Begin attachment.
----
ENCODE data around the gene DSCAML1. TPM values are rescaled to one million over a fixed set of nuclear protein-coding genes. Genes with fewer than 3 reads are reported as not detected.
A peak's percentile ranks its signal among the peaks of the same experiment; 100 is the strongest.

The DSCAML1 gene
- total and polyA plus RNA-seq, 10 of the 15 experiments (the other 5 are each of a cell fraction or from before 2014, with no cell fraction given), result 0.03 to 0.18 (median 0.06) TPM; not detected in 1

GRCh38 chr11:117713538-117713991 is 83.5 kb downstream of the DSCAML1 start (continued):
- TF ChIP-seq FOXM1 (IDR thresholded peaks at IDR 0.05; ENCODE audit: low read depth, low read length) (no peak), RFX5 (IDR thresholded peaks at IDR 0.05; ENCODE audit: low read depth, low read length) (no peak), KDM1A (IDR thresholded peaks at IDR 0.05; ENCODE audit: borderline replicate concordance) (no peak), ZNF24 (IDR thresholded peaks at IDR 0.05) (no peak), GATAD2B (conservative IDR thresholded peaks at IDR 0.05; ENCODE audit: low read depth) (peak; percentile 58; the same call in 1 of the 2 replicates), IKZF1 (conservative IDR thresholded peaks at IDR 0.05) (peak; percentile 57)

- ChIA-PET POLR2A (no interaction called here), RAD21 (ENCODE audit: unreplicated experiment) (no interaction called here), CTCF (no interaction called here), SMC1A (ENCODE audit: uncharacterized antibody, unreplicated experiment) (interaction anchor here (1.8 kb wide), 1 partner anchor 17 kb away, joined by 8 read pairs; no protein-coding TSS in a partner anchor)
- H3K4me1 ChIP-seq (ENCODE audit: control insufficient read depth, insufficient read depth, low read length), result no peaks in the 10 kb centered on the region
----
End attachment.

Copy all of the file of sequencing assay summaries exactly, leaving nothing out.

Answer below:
ENCODE data around the gene DSCAML1. TPM values are rescaled to one million over a fixed set of nuclear protein-coding genes. Genes with fewer than 3 reads are reported as not detected.
A peak's percentile ranks its signal among the peaks of the same experiment; 100 is the strongest.

The DSCAML1 gene
- total and polyA plus RNA-seq, 10 of the 15 experiments (the other 5 are each of a cell fraction or from before 2014, with no cell fraction given), result 0.03 to 0.18 (median 0.06) TPM; not detected in 1

GRCh38 chr11:117713538-117713991 is 83.5 kb downstream of the DSCAML1 start (continued):
- TF ChIP-seq FOXM1 (IDR thresholded peaks at IDR 0.05; ENCODE audit: low read depth, low read length) (no peak), RFX5 (IDR thresholded peaks at IDR 0.05; ENCODE audit: low read depth, low read length) (no peak), KDM1A (IDR thresholded peaks at IDR 0.05; ENCODE audit: borderline replicate concordance) (no peak), ZNF24 (IDR thresholded peaks at IDR 0.05) (no peak), GATAD2B (conservative IDR thresholded peaks at IDR 0.05; ENCODE audit: low read depth) (peak; percentile 58; the same call in 1 of the 2 replicates), IKZF1 (conservative IDR thresholded peaks at IDR 0.05) (peak; percentile 57)

- ChIA-PET POLR2A (no interaction called here), RAD21 (ENCODE audit: unreplicated experiment) (no interaction called here), CTCF (no interaction called here), SMC1A (ENCODE audit: uncharacterized antibody, unreplicated experiment) (interaction anchor here (1.8 kb wide), 1 partner anchor 17 kb away, joined by 8 read pairs; no protein-coding TSS in a partner anchor)
- H3K4me1 ChIP-seq (ENCODE audit: control insufficient read depth, insufficient read depth, low read length), result no peaks in the 10 kb centered on the region